Sand blasting is done with a gun and an orifice the size of the end of an average pen. Sand carving is done with a "pencil blaster," with an orifice the size of the point of a pen. The larger gun is used first in most cases with sand carving in order to see the grain pattern revealed; then the pencil blaster is used. Again, the large gun takes minutes, while the pencil blaster takes hours. Sand volume, the medium used and gun pressures are dramatically different with each gun used and with each pipe maker.
For those who still wonder about or disagree with these terms, realize this: sand blasting, depending on the carver, takes between 20 minutes to an hour to complete. Sand carving, most say who do it, takes 6 to as much as 10 to 12 hours. Sand blasting a pipe for 6 to 12 hours would totally disintegrate the piece of briar, but sand carving produces a work of art. This tells the story.
So, Andrew, there are more idiosyncrasies in these techniques, but I think we get the point. It would be my wish that pipe makers who do sand carving would realize the practice as an art that is distinct and different from other applications and be proud that they are the artists who create these beautiful pipes. The Sand Carvers are true artists, some more than others, of course, but nevertheless, artists. There are several new sand carvers in our pipe-making community, and more are coming. It is time we recognize a newfound technique for finishing our beloved pipes and recognize the distinct differences and beauty between sand-blast art and sand-carved art in pipes.
Andrew, during a Chicago pipe show, I overheard a conversation you had with a couple of well-known pipe makers of the younger, current generation. They told you that they used varnish as a final finish, and you were surprised. When you asked about the breathing of the briar under a coating of varnish or polyurethane, they said, with conviction, "Pipes don't breathe!" As I recall, that's where the conversation ended. So what do you think?
Andrew Marks . Bob, I'm not sure if anyone has actually seen briar inhaling and exhaling, but all wood, of which erica arborea is a member (although we would all agree that she is a member of the highest order) responds physically while in or out of the earth to air, moisture, temperature, sunlight and other natural phenomena. It is well known that, in wood, the "end grain" (or "birds eye grain") takes and releases moisture and nutrients through its pores as a matter of course. In all wood and in varying degrees, this phenomenon of taking in and releasing continues after separating from the earth that nourished it--this dissipation of air, heat and moisture through its pores.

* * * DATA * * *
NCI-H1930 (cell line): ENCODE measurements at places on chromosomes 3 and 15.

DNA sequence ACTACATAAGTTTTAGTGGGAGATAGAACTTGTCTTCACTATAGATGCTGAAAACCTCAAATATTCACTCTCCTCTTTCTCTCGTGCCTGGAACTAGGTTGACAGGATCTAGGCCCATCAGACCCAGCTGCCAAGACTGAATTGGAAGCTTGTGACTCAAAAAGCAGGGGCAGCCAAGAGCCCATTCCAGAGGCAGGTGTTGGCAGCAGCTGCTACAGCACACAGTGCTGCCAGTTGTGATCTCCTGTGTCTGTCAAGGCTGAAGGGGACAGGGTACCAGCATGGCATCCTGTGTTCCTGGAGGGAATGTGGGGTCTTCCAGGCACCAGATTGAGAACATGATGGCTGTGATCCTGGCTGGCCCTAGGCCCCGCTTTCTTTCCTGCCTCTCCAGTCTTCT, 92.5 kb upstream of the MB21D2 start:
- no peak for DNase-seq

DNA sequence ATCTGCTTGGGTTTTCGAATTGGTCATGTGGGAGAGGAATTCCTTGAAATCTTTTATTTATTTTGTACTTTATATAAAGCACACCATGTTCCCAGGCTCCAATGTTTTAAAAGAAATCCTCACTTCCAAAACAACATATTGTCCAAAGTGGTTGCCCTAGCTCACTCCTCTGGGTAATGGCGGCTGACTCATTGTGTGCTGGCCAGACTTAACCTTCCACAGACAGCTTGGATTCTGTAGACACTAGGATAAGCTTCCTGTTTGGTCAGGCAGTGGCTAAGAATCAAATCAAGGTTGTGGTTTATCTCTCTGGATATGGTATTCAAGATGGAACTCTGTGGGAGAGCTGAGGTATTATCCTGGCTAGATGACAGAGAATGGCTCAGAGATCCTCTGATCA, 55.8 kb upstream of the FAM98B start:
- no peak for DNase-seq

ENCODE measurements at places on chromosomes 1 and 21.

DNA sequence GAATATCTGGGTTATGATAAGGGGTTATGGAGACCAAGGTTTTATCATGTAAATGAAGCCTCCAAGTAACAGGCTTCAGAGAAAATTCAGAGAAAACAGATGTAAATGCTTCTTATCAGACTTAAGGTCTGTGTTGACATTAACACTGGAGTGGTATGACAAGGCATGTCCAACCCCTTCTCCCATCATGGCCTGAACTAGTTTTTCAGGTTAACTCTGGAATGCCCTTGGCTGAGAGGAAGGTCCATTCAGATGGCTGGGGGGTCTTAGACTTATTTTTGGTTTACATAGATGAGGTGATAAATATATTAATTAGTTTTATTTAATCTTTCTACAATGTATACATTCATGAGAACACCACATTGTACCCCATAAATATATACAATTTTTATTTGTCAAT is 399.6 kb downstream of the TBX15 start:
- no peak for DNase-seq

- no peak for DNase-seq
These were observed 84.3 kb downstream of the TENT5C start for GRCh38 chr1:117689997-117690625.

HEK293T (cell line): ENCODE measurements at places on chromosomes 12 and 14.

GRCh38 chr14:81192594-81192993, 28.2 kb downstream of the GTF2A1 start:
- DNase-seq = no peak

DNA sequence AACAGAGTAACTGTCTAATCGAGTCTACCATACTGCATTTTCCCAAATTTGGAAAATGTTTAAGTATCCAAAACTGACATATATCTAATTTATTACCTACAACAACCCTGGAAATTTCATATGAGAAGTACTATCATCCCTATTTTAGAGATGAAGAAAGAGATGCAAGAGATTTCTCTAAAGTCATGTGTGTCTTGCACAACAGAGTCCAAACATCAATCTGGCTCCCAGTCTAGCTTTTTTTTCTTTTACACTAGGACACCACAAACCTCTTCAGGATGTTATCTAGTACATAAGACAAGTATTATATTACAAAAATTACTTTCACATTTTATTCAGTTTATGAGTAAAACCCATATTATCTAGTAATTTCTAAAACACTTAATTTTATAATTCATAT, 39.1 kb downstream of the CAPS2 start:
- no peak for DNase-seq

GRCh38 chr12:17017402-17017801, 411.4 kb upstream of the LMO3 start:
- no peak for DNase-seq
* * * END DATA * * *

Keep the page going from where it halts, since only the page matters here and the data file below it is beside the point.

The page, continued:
Long ago, the esteemed wood-finishing company, Behlen Bros., presented me with a gift of a rare little book. This little book, published in 1947 by Behlen Bros. and written by Emil Doll, is titled The Art & Craft of Smoking Pipes , from which I now quote: "As the reader may know, briarwood is actually the root of a shrub-like plant. It takes a century to develop a large size of prime burl, as the root formations are called, from which the most expensive pieces are cut. It is usually the case that the younger the wood the smaller the burl and the softer its structure. There are just as many grades in briar as there are in apples, for instance. Small apples are green, they get juicer as they grow, and they become mellow as they mature. These briarwoods grow on slopey mountains where they nourish on five months of rain and starve during the remaining dry period within one year's growth. This alternating treatment by mother nature gives the wood a good wet season, during which it accumulates moisture and foodstuff to grow, and a dry season, during which it is toughened up for its ultimate purpose, the function of absorption and evaporation. It was Mr. Comoy who discovered these qualities in this particular type of wood."
So yes, Bob, I believe, as did the old timers, that the noble briar burl does indeed breathe.